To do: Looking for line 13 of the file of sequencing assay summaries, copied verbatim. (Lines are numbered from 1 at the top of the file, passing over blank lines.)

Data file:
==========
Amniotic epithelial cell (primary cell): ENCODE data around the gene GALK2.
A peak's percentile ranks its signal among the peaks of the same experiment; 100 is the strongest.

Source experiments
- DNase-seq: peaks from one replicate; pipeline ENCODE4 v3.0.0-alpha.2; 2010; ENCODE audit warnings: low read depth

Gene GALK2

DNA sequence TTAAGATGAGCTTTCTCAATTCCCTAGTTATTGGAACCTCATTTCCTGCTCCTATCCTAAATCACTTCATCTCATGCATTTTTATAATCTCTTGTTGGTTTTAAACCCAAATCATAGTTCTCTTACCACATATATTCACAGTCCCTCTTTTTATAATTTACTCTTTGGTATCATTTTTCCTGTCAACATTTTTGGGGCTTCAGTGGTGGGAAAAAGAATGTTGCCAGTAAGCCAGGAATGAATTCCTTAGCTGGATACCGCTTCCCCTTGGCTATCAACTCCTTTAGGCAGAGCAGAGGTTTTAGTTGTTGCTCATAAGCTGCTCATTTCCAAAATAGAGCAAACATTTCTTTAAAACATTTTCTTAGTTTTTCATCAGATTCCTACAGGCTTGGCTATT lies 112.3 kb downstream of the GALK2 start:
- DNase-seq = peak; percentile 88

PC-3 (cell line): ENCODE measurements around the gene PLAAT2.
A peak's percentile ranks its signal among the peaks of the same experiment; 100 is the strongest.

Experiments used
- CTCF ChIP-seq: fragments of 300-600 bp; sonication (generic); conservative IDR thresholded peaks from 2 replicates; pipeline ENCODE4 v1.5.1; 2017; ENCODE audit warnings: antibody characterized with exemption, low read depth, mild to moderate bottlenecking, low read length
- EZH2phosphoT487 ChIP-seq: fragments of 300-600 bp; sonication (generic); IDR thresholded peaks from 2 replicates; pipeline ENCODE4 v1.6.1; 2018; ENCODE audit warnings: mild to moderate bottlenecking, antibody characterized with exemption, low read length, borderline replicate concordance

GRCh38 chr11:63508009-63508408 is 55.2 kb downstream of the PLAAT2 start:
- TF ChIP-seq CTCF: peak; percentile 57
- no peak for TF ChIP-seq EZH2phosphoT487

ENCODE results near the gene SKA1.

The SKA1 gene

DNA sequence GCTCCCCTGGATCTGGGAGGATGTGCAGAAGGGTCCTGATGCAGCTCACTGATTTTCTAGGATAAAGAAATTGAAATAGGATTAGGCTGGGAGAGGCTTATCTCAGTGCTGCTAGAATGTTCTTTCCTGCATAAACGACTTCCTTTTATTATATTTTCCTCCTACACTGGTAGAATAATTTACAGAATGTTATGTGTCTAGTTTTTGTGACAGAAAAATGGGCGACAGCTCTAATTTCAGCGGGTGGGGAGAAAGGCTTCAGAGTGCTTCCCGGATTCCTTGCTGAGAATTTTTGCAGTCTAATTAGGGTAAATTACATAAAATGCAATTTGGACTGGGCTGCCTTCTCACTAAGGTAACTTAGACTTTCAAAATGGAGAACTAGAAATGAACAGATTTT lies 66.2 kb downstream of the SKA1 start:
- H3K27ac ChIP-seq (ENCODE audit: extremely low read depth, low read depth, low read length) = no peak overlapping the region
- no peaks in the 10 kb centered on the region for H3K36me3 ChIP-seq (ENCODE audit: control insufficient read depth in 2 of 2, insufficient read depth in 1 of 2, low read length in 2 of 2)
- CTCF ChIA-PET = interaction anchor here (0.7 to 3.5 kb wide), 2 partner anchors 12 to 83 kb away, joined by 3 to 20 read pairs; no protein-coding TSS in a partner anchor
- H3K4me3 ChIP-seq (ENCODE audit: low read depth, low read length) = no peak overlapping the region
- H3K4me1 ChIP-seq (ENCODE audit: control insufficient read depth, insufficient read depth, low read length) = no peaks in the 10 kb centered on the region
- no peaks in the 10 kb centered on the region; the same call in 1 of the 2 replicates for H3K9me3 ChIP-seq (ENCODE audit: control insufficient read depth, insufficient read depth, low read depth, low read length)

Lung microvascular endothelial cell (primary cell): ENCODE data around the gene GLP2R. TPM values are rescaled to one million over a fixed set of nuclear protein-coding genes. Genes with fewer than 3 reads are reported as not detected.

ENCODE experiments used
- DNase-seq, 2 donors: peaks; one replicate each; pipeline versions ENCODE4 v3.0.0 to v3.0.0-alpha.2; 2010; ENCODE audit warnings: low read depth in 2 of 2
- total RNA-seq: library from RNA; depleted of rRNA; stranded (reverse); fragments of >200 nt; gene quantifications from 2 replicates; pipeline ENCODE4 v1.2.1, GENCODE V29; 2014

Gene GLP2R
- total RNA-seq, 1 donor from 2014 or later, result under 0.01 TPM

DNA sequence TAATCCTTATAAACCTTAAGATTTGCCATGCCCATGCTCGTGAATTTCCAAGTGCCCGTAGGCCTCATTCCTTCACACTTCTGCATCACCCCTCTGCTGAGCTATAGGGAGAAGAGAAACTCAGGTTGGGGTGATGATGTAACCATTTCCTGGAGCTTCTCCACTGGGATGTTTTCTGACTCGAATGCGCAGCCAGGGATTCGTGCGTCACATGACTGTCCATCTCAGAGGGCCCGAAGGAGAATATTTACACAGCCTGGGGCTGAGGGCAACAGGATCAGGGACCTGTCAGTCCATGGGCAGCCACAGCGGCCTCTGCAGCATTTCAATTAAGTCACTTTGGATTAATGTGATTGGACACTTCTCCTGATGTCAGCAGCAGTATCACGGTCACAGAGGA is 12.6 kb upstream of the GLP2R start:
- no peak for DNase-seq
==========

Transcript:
GRCh38 chr11:63508009-63508408 is 55.2 kb downstream of the PLAAT2 start: